The leafiness. When you wonder why you live in Oxford as opposed to (well, only London, really, at the moment), this is what you come up with. The parks. The walled gardens. The canal. The gardens along the canal. Port Meadow. All the leafy enclaves of North Oxford. The school playing fields stretching down to the river. And the proximity of the countryside, of a pub lunch in Cuddesdon, a long afternoon walk under browning leaves on Watlington Hill.
Morning and evening are getting frostier every day, the peaty smell of burning firewood, the orange glow of streetlamps, table lamps through windows after dark. On Sunday, we walk the perimeter of Port Meadow, at Wolvercote turning back to cross over into the nature reserve and then drink Bloody Marys by the fire at the Old Parsonage. I love that about this time of year – the rosy glow you have after being outside, peeling off your layers as you come into the warmth.
The onslaught of winter, the narrowing of daylight to a few misty hours, the persistent drizzle, has been made bearable this year by my brief sojourn to Paris and coming back, keeping warm in my new Parisian wardrobe, glad that I acted on the spontaneous desire to stockpile knitwear. For the past week I have lived in a navy wool Guernsey and boucle jacket from Isabel Marant and glossy black suede brogues – which will need to go to the cobblers soon unless I take them off. I cycle home against an uncomfortably chill evening wind, the prickle of rain on my face, over fat, bright leaves on the pavement. I wear suede ankle boots the colour of claret and lipstick called Mexican Rose and a cashmere coat in camel and feel that I am indistinguishable from the colour palette of autumn. The sky is daubed with wisps of gold and a thundery, bruised grey. Paris had almost been bleached colourless with cold, as though it had been dusted with talcum powder. The streets and the sky were white. But Oxford is green, brown, grey.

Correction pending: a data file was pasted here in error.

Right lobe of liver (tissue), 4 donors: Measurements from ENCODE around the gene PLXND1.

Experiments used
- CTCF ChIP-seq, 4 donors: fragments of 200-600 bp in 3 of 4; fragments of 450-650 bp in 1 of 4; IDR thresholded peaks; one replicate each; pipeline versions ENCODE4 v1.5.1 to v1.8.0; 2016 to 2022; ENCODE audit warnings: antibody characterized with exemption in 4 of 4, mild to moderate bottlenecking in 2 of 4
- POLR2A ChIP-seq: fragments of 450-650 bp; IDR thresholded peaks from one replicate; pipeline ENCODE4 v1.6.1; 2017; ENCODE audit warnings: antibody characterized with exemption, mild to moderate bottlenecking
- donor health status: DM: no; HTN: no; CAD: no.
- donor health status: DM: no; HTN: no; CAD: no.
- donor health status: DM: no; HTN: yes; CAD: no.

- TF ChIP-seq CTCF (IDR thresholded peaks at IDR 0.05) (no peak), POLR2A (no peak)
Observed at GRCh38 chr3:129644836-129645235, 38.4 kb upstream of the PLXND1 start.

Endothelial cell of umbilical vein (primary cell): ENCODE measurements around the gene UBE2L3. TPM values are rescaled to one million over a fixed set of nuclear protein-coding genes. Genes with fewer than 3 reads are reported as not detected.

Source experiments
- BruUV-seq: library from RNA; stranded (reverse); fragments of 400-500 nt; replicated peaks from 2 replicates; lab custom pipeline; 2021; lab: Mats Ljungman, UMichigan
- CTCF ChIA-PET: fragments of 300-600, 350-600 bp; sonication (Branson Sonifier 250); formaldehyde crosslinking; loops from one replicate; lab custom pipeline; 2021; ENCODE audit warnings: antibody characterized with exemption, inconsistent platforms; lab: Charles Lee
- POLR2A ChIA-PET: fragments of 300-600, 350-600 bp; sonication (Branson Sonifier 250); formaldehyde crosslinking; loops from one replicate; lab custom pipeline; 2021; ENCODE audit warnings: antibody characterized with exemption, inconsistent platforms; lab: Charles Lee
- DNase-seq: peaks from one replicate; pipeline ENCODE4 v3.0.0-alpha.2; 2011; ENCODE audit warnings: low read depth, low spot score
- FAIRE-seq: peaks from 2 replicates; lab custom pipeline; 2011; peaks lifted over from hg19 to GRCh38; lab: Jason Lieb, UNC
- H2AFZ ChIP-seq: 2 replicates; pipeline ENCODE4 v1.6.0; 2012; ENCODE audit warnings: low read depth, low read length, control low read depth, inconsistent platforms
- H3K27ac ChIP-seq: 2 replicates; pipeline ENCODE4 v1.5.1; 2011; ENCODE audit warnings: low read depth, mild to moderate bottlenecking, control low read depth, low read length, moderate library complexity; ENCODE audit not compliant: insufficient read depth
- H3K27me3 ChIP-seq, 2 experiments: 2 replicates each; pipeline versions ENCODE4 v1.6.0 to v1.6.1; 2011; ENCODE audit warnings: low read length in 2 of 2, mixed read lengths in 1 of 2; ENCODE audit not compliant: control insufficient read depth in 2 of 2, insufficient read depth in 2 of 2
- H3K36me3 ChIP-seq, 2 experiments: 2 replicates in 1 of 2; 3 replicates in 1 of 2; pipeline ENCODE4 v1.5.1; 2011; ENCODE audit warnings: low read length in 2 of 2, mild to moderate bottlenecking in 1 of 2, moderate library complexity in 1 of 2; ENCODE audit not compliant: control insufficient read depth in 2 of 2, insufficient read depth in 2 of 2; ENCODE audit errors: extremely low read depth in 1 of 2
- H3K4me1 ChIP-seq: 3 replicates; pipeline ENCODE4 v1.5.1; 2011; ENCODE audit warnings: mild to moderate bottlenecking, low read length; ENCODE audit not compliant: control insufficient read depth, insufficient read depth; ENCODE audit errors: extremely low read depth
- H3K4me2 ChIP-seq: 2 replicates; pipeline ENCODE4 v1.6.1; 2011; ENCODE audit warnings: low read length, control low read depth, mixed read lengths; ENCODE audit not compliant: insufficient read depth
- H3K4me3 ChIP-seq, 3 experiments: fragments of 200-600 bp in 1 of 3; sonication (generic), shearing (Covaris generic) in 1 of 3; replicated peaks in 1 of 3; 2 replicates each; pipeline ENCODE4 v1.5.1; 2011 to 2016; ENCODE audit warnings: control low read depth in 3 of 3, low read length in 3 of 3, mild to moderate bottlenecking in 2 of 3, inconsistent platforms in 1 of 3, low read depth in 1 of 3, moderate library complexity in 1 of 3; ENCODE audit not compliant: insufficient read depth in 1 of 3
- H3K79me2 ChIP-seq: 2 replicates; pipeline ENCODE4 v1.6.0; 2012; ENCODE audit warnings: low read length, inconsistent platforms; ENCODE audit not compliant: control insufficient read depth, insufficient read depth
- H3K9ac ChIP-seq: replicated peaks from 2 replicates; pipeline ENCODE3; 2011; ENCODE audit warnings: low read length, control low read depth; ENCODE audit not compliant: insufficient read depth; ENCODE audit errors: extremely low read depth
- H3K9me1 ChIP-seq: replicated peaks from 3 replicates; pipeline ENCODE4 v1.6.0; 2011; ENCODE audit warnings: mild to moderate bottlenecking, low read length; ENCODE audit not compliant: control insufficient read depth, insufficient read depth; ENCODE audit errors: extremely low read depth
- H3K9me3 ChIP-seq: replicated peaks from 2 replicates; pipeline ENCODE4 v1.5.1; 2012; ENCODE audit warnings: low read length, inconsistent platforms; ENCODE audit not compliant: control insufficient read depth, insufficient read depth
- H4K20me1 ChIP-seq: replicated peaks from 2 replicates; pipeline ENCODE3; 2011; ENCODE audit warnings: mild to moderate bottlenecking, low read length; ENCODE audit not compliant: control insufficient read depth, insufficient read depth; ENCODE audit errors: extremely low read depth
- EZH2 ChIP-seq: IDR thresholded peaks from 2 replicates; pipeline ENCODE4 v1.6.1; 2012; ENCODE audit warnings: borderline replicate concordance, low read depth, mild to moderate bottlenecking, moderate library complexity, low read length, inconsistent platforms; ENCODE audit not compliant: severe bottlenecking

There are lights up on the High Street, the odd wreath appearing here and there. Pubs are serving mulled wine already – the florists, mistletoe and berries. We discuss where to spend New Year’s Eve. Seven weeks until Christmas, I realize with a shock, looking at my diary. In the run-up to the New Year there are dinner parties and Christmas parties, carols and school plays, shopping in London, a weekend in Cornwall, a few days deep in the Sussex Downs doing not very much at all. By contrast, the pages of January look blank, save a Northumberland wedding. On a whim I book flights to Italy for early in the New Year and start researching train services in Tuscany. At least then there’s something to look forward to when the festivities of Christmas have passed and there is only the long, dark stretch ahead until spring. I am pleased with my impulsiveness. The afternoon passes in a daydream of Prosciutto di Parma and snow on cypress trees.